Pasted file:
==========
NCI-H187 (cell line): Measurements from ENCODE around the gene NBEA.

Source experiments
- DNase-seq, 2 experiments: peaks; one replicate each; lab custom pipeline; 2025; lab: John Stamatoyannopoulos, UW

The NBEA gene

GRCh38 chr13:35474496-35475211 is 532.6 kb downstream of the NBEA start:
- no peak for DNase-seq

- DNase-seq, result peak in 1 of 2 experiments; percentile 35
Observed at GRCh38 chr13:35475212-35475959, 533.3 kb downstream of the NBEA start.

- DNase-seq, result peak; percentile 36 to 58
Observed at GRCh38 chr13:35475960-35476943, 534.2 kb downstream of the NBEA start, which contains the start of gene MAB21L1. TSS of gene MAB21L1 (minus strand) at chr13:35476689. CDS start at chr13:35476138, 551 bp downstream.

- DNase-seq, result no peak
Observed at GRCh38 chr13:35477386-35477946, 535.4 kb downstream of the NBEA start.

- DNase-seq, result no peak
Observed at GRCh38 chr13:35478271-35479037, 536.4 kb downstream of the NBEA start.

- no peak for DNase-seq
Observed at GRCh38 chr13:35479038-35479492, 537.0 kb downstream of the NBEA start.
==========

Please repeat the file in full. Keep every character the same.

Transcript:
NCI-H187 (cell line): Measurements from ENCODE around the gene NBEA.

Source experiments
- DNase-seq, 2 experiments: peaks; one replicate each; lab custom pipeline; 2025; lab: John Stamatoyannopoulos, UW

The NBEA gene

GRCh38 chr13:35474496-35475211 is 532.6 kb downstream of the NBEA start:
- no peak for DNase-seq

- DNase-seq, result peak in 1 of 2 experiments; percentile 35
Observed at GRCh38 chr13:35475212-35475959, 533.3 kb downstream of the NBEA start.

- DNase-seq, result peak; percentile 36 to 58
Observed at GRCh38 chr13:35475960-35476943, 534.2 kb downstream of the NBEA start, which contains the start of gene MAB21L1. TSS of gene MAB21L1 (minus strand) at chr13:35476689. CDS start at chr13:35476138, 551 bp downstream.

- DNase-seq, result no peak
Observed at GRCh38 chr13:35477386-35477946, 535.4 kb downstream of the NBEA start.

- DNase-seq, result no peak
Observed at GRCh38 chr13:35478271-35479037, 536.4 kb downstream of the NBEA start.

- no peak for DNase-seq
Observed at GRCh38 chr13:35479038-35479492, 537.0 kb downstream of the NBEA start.